The Mattel Fanners and Shootin' Shell Guns

The Mattel Toy Company really locked up the western toy gun market with the introduction of its Fanner 50 pistol in 1958. The company aggressively developed the Fanner line, which led to the development of the Shootin' Shell line of western guns. Fanner 50s were being produced even into the late 1960s, including a "Planet of the Apes" Fanner 50!

Pictured is a Mattel Deputy set, consisting of a standard Fanner 50
pistol with a real leather "junior" holster, with only 4 bullet loops.
The holster was made from real leather! This was something of an
"economy" set. Now valued at $300 MIB.

Pictured is a Mattel Fanner 50 cap pistol. Just your basic pistol.
You asked Mom for this one when you lost or broke a Fanner from
your Deputy, Plainsman, Marshall, or Twin-Fanner set!
Fanner 50s came in two types: one where the bullet cylinder rotated
and one where it did not, but contained the cap-roll chamber instead.
Valued at about $200 mint in box.

Pictured is a Mattel Shootin' Shell Fanner 50 set with holster.
Shootin' Shell guns fired gray plastic bullets from a brass bullet
case, which was spring-loaded. A Greenie Stickem cap was stuck to the
end of the case, acting like an actual primer! The Shootin' Shell
line was introduced around 1960, and all of the guns were scaled down
to fit smaller hands (the early Fanners must have been too hefty!>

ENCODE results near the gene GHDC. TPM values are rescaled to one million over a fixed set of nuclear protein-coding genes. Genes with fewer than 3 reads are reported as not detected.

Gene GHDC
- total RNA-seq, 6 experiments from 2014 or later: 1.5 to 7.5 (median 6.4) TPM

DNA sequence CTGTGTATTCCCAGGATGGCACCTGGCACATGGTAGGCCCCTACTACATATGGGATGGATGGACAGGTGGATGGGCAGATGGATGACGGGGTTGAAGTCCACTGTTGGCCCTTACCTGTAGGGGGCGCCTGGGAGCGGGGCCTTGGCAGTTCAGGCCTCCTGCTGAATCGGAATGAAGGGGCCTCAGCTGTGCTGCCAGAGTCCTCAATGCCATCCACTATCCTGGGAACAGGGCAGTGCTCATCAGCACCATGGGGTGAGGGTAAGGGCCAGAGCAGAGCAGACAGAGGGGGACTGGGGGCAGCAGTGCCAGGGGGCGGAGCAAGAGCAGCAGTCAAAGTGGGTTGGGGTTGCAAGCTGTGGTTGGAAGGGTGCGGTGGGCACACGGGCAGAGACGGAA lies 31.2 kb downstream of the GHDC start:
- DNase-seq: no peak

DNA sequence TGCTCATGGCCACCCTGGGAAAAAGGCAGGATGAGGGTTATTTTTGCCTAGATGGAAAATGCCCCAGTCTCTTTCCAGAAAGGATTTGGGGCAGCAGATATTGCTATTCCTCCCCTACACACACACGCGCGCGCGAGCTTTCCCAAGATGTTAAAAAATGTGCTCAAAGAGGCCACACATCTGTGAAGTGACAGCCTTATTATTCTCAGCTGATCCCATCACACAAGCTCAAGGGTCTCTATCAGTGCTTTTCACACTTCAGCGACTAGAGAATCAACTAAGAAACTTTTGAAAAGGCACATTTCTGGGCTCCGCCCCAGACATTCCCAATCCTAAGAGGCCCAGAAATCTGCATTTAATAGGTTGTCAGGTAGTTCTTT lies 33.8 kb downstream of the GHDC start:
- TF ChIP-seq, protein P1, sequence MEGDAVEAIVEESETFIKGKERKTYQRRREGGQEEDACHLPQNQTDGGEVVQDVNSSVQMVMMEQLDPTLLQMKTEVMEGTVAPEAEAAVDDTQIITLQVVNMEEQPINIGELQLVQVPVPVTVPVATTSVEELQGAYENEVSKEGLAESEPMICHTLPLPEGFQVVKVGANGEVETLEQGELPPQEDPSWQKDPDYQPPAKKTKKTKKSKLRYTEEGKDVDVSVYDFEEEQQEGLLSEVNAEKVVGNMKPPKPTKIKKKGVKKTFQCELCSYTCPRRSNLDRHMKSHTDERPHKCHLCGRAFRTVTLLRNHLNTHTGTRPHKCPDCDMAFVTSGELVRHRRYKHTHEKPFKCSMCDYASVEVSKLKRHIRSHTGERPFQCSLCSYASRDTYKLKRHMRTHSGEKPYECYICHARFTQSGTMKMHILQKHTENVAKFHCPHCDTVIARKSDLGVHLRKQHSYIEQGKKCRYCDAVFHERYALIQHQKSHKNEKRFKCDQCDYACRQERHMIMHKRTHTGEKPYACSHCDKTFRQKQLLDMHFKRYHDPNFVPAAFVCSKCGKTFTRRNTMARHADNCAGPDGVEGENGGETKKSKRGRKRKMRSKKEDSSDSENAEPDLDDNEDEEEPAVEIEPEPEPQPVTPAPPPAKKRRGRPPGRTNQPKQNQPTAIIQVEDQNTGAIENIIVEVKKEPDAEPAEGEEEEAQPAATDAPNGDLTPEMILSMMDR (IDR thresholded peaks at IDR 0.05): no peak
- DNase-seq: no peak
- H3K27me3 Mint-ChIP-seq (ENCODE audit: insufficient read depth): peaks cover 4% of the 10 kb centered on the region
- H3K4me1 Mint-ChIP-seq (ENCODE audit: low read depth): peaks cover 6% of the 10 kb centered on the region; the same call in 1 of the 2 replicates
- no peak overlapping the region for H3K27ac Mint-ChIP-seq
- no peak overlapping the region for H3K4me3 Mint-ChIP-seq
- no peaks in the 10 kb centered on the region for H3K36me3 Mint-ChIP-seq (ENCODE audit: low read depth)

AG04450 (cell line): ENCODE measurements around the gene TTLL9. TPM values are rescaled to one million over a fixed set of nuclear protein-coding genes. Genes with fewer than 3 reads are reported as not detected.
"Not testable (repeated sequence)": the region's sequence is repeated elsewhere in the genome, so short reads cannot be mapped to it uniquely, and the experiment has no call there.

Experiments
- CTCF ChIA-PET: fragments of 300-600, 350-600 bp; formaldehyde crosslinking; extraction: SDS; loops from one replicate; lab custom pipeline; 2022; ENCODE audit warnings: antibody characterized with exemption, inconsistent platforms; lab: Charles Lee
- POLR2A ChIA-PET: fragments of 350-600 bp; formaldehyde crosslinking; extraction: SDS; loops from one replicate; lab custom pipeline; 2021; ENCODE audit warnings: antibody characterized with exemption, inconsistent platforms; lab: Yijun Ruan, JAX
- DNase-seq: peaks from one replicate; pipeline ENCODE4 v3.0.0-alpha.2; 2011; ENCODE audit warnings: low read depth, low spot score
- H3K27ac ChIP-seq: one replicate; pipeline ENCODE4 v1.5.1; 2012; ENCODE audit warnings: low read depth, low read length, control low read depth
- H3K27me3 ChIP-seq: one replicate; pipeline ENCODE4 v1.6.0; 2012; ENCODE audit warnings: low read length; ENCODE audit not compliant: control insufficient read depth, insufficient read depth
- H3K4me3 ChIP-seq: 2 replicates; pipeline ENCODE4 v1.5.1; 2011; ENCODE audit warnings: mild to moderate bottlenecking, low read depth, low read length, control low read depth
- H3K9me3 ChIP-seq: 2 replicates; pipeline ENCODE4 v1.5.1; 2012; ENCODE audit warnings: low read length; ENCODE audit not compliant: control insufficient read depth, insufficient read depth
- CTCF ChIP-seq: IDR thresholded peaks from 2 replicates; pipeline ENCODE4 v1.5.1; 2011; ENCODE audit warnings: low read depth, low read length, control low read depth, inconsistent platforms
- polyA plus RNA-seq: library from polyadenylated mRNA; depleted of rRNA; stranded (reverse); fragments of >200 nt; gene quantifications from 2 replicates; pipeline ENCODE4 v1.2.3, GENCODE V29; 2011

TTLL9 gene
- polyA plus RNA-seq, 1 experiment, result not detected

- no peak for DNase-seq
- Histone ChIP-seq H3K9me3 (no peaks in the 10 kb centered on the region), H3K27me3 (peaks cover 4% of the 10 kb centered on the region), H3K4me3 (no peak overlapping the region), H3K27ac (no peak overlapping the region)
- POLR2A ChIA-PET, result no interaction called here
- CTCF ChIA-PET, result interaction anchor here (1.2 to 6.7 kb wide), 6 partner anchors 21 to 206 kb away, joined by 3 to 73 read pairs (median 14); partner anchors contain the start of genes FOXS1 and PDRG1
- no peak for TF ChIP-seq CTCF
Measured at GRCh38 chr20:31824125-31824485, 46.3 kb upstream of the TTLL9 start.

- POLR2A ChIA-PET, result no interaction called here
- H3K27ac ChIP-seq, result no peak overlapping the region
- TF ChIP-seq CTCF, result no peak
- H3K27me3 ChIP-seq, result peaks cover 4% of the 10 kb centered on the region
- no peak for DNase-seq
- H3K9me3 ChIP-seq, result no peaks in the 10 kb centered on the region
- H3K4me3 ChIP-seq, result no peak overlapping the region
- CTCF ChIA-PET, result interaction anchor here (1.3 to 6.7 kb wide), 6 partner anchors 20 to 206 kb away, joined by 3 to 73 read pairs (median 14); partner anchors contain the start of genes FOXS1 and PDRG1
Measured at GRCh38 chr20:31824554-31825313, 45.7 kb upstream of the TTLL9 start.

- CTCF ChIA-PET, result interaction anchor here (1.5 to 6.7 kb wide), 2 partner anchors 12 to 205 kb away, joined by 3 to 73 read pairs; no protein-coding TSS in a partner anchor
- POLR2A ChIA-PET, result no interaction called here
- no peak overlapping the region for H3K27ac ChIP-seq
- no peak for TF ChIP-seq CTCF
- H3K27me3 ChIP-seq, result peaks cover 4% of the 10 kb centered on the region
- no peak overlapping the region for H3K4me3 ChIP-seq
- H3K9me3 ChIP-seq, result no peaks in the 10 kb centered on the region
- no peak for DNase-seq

Valued at $250-350 mint in box.

Pictured is a Mattel Shootin' Shell Twin Fanner 50 set with holster.
The holsters are beautiful, made of real leather with rawhide strips
to adjust the belt sizes. The twin Fanner sets of all types are very
very difficult to find anymore, especially in the original box.
Note that older and larger non-Shootin' Shell bullets were also
included, for the purpose of filling the bullet loops on the holster
belt. 24 Shootin' Shell bullets were also included with the set.
Valued at $400-600 mint in box, if you can even find a set like that.

Pictured is a Mattel Winchester Saddle Gun.
This rifle was just a work of art, let me tell you. The original
Saddle Gun was made around 1958, and was a good 33 inches long.
It looked and felt like the real thing. Play bullets could be
loaded into the trap door and then ejected from the receiver just like a real Winchester rifle.

The rifle was produced in two subtle models, the later model differing
from the earlier in having a Rifleman-inspired "secret trigger" on the
cocking lever which fired the trigger automatically as you pumped the lever.
This was THE top gun to own, in my opinion. A work of art
that toy makers could simply not be bothered with anymore, sadly.
The Saddle Gun was packaged with a Fanner 50 holster set and a plastic
knife in a special set called The Buffalo Hunter. You want one?
Bring money, LOTS of it, and be prepared to wait a lifetime to find one.
Note that there was a Shootin' Shell Winchester, but it was a poor
cousin to the Saddle Gun, because it was scaled down to about 26"
and it also lacked the sophisticated loading and ejection system.
Valued at $300-400 mint in box, hard to find.

Pictured is an assortment of Mattel play bullets and caps.
The green box on the right contains Greenie Stickem caps, which
were adhesive individual cap "rounds" applied to the base of a
Shootin' Shell cartridge. The early original Fanners did not fire
bullets, but instead took a roll of caps placed inside the bullet
cylinder by opening a hinged swing-down door.
Value of bullet packs and Greenie caps run about $15-20 a pack/box.

Photos from E.H. Smith Auction Gallery, February 1996 edition

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